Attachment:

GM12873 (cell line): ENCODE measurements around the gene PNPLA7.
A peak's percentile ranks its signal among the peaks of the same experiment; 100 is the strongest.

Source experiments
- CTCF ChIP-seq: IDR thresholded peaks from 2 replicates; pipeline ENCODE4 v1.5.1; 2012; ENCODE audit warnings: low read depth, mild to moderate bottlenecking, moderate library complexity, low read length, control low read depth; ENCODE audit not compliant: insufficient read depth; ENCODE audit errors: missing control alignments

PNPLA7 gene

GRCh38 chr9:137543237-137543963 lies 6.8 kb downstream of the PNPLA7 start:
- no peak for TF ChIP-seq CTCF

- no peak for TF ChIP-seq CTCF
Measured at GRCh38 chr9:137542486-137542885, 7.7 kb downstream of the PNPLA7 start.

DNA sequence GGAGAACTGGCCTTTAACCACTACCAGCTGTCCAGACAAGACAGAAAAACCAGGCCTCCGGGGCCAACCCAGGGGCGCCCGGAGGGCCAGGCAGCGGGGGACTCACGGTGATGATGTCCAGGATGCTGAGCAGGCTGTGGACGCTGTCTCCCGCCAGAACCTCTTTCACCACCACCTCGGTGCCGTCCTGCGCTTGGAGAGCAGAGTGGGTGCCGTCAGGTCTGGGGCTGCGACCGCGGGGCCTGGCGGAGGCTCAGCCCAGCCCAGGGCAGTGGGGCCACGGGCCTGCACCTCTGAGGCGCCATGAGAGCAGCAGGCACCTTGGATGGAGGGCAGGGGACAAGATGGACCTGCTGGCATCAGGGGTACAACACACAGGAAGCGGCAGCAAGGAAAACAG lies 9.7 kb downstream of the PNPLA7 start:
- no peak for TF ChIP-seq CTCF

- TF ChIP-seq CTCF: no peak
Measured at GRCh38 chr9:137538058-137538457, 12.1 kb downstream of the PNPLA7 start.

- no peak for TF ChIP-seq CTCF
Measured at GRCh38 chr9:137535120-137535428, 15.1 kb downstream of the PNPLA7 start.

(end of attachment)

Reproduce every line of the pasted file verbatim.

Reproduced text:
GM12873 (cell line): ENCODE measurements around the gene PNPLA7.
A peak's percentile ranks its signal among the peaks of the same experiment; 100 is the strongest.

Source experiments
- CTCF ChIP-seq: IDR thresholded peaks from 2 replicates; pipeline ENCODE4 v1.5.1; 2012; ENCODE audit warnings: low read depth, mild to moderate bottlenecking, moderate library complexity, low read length, control low read depth; ENCODE audit not compliant: insufficient read depth; ENCODE audit errors: missing control alignments

PNPLA7 gene

GRCh38 chr9:137543237-137543963 lies 6.8 kb downstream of the PNPLA7 start:
- no peak for TF ChIP-seq CTCF

- no peak for TF ChIP-seq CTCF
Measured at GRCh38 chr9:137542486-137542885, 7.7 kb downstream of the PNPLA7 start.

DNA sequence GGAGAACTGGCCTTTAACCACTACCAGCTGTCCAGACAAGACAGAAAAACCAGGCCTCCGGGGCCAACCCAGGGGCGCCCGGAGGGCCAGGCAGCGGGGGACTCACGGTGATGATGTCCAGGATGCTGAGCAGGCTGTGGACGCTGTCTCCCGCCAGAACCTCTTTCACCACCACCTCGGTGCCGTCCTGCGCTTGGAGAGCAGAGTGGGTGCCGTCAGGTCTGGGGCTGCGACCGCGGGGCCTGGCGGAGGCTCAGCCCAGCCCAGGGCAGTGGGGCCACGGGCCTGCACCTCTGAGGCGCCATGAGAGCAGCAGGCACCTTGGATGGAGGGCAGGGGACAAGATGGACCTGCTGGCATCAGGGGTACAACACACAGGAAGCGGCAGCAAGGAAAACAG lies 9.7 kb downstream of the PNPLA7 start:
- no peak for TF ChIP-seq CTCF

- TF ChIP-seq CTCF: no peak
Measured at GRCh38 chr9:137538058-137538457, 12.1 kb downstream of the PNPLA7 start.

- no peak for TF ChIP-seq CTCF
Measured at GRCh38 chr9:137535120-137535428, 15.1 kb downstream of the PNPLA7 start.